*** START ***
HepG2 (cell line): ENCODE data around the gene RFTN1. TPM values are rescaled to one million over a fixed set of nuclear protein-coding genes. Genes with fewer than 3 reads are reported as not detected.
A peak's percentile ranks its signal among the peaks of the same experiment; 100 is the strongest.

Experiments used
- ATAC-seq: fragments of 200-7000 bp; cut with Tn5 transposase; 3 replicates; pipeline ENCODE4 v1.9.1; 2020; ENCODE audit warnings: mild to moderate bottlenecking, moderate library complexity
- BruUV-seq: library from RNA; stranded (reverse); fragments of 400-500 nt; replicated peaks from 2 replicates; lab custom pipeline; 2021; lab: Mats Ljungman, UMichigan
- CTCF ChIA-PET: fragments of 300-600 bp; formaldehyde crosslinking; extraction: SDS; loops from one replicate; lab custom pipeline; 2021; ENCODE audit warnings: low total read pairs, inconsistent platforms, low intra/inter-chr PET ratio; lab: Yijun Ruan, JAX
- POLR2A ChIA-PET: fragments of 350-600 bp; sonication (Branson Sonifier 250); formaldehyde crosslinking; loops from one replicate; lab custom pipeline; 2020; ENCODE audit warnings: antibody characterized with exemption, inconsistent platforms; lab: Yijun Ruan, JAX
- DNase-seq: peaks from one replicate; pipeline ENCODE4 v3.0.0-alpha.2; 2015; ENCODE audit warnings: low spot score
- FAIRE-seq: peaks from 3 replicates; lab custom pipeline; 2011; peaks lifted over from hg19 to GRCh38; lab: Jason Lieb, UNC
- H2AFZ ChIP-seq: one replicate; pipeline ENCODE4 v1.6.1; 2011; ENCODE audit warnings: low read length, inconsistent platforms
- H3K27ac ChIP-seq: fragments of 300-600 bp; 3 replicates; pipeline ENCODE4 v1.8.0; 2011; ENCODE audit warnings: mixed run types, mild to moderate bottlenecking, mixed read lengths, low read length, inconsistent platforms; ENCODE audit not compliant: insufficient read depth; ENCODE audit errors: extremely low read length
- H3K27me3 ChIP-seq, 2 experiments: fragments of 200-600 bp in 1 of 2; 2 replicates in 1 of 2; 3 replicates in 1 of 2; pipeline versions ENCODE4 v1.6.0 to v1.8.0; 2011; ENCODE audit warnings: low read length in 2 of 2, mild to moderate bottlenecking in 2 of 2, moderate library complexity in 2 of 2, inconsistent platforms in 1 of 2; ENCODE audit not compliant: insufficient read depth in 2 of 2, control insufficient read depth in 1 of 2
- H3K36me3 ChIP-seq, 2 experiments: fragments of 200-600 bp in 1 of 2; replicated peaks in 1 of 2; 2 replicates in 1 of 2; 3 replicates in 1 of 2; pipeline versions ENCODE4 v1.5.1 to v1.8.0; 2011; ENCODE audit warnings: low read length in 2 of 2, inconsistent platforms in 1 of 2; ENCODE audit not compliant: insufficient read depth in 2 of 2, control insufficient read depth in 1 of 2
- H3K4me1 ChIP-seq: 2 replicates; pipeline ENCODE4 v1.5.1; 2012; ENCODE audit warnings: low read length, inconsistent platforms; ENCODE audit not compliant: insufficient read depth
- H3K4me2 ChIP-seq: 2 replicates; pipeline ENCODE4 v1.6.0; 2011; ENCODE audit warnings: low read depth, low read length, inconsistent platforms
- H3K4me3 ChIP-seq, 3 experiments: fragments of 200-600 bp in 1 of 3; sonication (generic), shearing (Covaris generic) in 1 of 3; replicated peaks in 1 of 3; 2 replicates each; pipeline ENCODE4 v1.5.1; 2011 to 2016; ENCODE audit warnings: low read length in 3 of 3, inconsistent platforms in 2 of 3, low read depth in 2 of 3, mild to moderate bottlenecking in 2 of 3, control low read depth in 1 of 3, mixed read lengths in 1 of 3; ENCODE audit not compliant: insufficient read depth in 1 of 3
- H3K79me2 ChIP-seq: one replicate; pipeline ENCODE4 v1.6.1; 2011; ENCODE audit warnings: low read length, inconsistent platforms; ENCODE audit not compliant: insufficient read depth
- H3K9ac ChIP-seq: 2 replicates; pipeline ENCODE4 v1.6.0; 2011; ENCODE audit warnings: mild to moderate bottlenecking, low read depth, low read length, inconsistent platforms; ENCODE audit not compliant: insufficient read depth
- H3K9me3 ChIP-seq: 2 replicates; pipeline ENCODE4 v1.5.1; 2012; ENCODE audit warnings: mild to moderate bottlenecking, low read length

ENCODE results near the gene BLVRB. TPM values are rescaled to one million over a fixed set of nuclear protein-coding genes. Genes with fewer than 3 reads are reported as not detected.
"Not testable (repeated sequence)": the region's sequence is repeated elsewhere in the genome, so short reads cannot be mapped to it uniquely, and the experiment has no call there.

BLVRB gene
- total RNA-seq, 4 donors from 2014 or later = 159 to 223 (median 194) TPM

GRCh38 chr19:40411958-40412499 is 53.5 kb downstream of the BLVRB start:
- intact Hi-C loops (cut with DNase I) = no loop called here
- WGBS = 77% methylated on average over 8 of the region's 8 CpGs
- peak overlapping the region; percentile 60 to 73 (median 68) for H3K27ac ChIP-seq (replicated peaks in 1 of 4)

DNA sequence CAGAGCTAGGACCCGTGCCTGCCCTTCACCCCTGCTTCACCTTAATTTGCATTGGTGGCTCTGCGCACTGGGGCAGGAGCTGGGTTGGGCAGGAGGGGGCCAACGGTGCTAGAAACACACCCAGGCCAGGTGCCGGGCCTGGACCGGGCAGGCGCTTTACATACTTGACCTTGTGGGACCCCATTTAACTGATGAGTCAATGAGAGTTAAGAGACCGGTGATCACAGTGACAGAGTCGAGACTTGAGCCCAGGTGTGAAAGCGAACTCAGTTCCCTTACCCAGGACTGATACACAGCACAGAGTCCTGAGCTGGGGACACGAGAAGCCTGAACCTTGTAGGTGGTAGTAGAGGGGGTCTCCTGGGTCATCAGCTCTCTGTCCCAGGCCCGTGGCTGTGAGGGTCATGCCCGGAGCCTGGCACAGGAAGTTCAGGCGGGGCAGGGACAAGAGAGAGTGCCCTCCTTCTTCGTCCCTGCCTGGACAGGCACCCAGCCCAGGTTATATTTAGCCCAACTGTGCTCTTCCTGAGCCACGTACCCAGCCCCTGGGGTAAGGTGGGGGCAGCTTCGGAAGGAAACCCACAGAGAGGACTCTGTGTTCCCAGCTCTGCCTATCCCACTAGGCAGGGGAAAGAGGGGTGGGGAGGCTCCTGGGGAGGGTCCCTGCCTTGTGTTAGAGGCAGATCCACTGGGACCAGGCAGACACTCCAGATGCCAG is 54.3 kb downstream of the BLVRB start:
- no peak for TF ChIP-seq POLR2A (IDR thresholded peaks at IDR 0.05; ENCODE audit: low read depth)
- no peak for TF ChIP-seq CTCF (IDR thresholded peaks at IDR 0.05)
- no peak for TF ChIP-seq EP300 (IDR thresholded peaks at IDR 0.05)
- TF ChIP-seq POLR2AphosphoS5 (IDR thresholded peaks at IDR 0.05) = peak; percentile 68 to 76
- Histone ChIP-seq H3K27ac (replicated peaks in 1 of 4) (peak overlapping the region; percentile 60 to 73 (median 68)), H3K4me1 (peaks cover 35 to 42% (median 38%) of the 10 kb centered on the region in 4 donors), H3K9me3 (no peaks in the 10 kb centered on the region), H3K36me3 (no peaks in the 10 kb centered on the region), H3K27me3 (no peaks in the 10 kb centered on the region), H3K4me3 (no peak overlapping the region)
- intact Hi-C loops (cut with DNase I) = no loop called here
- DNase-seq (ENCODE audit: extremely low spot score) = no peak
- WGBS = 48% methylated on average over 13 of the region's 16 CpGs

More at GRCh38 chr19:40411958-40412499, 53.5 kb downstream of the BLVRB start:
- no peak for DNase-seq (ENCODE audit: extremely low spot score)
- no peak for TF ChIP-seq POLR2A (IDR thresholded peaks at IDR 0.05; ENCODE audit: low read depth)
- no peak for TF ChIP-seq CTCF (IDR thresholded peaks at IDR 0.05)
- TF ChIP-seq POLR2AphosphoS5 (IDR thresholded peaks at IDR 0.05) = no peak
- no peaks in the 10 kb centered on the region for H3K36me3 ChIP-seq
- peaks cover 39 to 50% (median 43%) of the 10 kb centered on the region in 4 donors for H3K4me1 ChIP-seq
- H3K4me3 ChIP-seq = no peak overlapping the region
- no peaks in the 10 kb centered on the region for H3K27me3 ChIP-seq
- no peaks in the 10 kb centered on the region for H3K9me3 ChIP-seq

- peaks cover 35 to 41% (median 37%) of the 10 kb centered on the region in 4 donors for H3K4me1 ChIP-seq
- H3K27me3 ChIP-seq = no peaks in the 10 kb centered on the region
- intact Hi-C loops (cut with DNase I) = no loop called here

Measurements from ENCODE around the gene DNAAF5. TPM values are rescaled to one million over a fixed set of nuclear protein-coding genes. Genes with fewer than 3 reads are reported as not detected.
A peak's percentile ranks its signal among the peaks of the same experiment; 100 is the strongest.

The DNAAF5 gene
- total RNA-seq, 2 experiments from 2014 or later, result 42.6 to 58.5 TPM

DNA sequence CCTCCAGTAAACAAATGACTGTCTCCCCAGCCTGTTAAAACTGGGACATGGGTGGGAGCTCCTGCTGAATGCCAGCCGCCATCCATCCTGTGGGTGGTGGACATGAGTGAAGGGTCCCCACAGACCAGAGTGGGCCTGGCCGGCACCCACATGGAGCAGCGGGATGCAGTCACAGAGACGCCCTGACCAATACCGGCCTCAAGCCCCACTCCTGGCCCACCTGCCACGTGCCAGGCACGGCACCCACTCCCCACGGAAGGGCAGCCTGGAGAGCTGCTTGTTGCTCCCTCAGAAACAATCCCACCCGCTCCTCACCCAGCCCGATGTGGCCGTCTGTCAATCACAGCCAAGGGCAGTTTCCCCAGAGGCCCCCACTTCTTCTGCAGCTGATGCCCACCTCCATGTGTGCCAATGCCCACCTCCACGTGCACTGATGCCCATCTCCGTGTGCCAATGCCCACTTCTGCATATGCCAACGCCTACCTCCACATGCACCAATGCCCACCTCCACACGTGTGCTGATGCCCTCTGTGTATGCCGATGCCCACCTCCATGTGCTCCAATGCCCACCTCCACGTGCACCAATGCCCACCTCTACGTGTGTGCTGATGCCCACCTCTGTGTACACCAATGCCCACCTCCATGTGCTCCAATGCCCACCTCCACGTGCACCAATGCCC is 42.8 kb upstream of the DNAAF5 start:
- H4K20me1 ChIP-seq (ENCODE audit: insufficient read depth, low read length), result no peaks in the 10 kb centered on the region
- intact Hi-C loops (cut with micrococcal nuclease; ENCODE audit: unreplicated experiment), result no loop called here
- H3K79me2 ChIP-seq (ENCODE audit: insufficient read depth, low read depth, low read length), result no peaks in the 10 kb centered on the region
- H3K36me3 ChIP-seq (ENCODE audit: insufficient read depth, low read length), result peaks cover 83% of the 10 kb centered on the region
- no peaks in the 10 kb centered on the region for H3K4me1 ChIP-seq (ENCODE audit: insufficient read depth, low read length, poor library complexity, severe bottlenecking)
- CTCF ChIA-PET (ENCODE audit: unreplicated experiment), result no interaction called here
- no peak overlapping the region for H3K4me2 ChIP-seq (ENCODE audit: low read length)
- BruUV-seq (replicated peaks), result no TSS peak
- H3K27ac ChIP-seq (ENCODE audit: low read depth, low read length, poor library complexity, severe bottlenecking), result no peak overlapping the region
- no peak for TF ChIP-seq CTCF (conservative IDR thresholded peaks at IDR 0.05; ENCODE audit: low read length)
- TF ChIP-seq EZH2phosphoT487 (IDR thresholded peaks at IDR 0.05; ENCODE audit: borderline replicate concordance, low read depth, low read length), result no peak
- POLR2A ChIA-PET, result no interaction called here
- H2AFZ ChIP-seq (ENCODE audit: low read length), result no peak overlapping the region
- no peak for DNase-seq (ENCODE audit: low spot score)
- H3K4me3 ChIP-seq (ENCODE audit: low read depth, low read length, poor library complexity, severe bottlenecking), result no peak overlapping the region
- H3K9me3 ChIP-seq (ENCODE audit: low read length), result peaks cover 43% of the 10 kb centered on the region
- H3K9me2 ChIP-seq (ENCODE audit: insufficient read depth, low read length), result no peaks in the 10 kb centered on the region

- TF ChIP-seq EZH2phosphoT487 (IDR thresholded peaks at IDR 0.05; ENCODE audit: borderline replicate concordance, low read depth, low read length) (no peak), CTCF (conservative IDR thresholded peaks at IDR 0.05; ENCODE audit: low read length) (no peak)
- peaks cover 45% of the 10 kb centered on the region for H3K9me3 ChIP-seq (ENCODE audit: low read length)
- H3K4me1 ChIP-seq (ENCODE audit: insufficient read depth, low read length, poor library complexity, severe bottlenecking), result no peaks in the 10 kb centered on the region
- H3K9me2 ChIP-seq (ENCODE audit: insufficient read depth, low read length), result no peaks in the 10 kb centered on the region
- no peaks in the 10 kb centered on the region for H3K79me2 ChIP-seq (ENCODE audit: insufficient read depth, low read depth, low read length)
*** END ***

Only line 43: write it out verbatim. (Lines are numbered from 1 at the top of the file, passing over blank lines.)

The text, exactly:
- peaks cover 39 to 50% (median 43%) of the 10 kb centered on the region in 4 donors for H3K4me1 ChIP-seq